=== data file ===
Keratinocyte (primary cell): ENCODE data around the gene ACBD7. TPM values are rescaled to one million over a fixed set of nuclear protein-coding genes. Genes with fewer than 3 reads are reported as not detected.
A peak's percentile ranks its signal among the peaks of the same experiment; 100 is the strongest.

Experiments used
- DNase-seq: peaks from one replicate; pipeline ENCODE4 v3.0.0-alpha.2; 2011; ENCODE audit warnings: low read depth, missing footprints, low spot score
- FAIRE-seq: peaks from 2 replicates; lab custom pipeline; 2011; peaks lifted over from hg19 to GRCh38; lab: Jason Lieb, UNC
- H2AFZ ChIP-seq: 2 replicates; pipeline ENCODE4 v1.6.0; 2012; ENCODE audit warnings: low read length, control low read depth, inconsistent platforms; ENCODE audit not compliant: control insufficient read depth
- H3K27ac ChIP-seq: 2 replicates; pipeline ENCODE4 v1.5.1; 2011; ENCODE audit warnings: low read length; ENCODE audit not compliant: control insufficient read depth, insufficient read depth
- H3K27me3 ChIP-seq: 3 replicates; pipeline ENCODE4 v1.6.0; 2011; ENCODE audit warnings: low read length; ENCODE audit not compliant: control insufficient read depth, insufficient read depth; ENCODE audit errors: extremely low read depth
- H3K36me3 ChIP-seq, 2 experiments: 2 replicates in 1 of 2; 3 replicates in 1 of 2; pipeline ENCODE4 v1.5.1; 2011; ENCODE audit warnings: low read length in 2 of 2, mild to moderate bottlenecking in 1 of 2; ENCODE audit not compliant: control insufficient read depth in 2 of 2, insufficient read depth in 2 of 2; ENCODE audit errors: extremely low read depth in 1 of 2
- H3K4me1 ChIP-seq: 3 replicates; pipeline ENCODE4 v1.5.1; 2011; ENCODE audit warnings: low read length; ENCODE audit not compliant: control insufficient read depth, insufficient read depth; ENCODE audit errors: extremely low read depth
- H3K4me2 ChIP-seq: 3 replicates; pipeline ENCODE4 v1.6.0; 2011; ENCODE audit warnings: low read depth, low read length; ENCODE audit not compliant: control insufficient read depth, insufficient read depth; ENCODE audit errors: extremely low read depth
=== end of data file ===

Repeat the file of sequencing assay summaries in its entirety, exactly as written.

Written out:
Keratinocyte (primary cell): ENCODE data around the gene ACBD7. TPM values are rescaled to one million over a fixed set of nuclear protein-coding genes. Genes with fewer than 3 reads are reported as not detected.
A peak's percentile ranks its signal among the peaks of the same experiment; 100 is the strongest.

Experiments used
- DNase-seq: peaks from one replicate; pipeline ENCODE4 v3.0.0-alpha.2; 2011; ENCODE audit warnings: low read depth, missing footprints, low spot score
- FAIRE-seq: peaks from 2 replicates; lab custom pipeline; 2011; peaks lifted over from hg19 to GRCh38; lab: Jason Lieb, UNC
- H2AFZ ChIP-seq: 2 replicates; pipeline ENCODE4 v1.6.0; 2012; ENCODE audit warnings: low read length, control low read depth, inconsistent platforms; ENCODE audit not compliant: control insufficient read depth
- H3K27ac ChIP-seq: 2 replicates; pipeline ENCODE4 v1.5.1; 2011; ENCODE audit warnings: low read length; ENCODE audit not compliant: control insufficient read depth, insufficient read depth
- H3K27me3 ChIP-seq: 3 replicates; pipeline ENCODE4 v1.6.0; 2011; ENCODE audit warnings: low read length; ENCODE audit not compliant: control insufficient read depth, insufficient read depth; ENCODE audit errors: extremely low read depth
- H3K36me3 ChIP-seq, 2 experiments: 2 replicates in 1 of 2; 3 replicates in 1 of 2; pipeline ENCODE4 v1.5.1; 2011; ENCODE audit warnings: low read length in 2 of 2, mild to moderate bottlenecking in 1 of 2; ENCODE audit not compliant: control insufficient read depth in 2 of 2, insufficient read depth in 2 of 2; ENCODE audit errors: extremely low read depth in 1 of 2
- H3K4me1 ChIP-seq: 3 replicates; pipeline ENCODE4 v1.5.1; 2011; ENCODE audit warnings: low read length; ENCODE audit not compliant: control insufficient read depth, insufficient read depth; ENCODE audit errors: extremely low read depth
- H3K4me2 ChIP-seq: 3 replicates; pipeline ENCODE4 v1.6.0; 2011; ENCODE audit warnings: low read depth, low read length; ENCODE audit not compliant: control insufficient read depth, insufficient read depth; ENCODE audit errors: extremely low read depth